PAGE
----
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27th August, 2013

Douglas, Isle of Man

Isle of Man

The bay of Douglas, completely exposed to the east, was like a mill pond, flat calm with hardly a ripple, ideal for our tendering operation. The passengers had one tender port under their belt so they seemed a little more relaxed and we made good progress with the assistance of a delightful shore tender that was an antique in itself, but looking remarkably ship shape.

The Isle of Man is known for many things, particularly for the tourist, but for me there was only one place to go in order to achieve a long held ambition, the narrow gauge steam railway. I wasn’t alone as it happens, almost two hundred of our passengers had the same idea, fortunately not at the same time. I caught the 11:50 for the one hour journey to Port Erin that first had the engine working hard to climb the steep gradient to the highest point of the line, 230 feet above sea level, between Port Soderick and Santon. The line slowly descends from there and the train stopped at Ballasalla, Castleton and Port St Mary before finally completing its almost 16 mile journey. A charming way to travel across beautiful countryside where views of recently harvested golden fields and wooded shade were shared with glimpses of cliffs and sea.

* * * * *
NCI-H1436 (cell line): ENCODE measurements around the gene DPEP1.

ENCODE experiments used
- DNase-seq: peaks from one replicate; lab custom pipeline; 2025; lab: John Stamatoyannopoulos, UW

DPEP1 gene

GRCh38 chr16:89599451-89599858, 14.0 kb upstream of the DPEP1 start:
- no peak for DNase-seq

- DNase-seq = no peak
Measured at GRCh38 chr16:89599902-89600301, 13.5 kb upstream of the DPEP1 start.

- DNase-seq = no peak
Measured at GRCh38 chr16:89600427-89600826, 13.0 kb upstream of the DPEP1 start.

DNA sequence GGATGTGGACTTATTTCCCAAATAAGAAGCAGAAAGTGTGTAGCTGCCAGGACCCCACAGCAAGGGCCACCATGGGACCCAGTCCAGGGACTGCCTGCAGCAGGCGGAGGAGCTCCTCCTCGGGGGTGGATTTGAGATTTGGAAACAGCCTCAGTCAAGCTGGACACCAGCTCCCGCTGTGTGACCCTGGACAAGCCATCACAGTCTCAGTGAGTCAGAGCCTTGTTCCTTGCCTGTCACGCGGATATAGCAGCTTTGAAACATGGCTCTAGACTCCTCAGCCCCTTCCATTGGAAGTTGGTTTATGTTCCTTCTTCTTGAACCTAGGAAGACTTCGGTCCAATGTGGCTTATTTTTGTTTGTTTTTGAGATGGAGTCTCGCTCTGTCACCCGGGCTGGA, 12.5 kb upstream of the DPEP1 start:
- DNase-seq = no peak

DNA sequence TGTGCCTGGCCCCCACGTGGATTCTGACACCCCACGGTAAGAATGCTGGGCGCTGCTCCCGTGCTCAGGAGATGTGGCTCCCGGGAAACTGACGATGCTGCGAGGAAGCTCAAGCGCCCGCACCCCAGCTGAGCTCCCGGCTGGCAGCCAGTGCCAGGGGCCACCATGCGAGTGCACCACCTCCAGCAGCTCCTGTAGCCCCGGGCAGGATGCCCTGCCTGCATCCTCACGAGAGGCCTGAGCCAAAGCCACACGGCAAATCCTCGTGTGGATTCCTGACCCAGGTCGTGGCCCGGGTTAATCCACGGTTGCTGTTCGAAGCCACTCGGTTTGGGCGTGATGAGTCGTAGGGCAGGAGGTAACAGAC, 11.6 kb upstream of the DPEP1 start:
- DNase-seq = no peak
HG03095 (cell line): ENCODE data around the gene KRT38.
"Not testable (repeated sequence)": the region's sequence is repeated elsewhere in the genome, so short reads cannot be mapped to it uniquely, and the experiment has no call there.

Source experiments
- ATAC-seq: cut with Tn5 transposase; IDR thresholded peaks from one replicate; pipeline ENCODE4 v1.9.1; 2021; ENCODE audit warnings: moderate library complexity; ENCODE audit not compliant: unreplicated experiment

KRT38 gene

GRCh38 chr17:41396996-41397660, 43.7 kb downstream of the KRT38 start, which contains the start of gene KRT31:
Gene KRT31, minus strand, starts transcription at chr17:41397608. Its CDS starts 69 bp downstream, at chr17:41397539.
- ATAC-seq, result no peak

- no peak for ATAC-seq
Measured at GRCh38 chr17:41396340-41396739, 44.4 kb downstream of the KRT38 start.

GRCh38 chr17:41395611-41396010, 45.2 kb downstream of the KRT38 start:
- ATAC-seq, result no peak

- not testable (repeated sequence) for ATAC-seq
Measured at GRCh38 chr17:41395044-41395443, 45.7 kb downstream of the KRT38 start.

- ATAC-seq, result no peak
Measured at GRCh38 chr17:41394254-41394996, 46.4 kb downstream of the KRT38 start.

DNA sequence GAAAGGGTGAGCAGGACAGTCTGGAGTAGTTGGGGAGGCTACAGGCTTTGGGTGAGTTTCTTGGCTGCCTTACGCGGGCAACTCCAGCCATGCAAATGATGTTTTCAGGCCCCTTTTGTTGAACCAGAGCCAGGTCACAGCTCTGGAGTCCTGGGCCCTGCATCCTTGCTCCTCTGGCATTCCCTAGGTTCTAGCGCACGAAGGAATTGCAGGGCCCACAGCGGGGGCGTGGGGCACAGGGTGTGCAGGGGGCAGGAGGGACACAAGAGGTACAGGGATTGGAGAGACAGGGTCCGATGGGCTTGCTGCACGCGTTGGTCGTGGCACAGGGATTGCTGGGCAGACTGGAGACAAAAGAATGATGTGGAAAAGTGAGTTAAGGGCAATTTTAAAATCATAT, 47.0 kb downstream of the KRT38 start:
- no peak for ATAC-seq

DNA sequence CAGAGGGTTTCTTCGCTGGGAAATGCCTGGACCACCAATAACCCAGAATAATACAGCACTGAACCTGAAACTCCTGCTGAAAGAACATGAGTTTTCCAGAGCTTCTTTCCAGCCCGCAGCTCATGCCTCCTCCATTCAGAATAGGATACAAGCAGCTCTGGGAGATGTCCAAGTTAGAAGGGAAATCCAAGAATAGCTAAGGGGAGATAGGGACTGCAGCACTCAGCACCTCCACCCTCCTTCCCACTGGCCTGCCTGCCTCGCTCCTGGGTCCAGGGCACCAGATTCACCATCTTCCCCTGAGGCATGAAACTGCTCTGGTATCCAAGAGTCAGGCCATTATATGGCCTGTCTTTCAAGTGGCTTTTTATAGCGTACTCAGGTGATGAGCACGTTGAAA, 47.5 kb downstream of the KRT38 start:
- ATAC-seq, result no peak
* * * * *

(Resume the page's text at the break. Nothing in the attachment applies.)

Isle of Man

After the arrival, the engine was detached to top up with water before eventually running around the carriages for the return journey. There is a small museum in the old engine shed at Port Erin, where a variety of railway Victoriana adds atmosphere to the vintage carriages and two locos displayed there. For the return journey I managed to bag the forward compartment and spent the whole hour with the drop down window fully open, allowing the steam and other occasional detritus to waft its way past the nostrils. Men’s perfume.

The early morning overcast and light rain had cleared by lunchtime so the folks that didn’t take the steam railway enjoyed the Snaefell Mountain electric railway, the world’s largest water wheel, Lady Isabella, or just mooching around in town. We stayed at anchor until late in the evening due to the short run up to Belfast, so our diners had a fine view of the Douglas waterfront as night fell and the promenade became a ribbon of inviting illumination.

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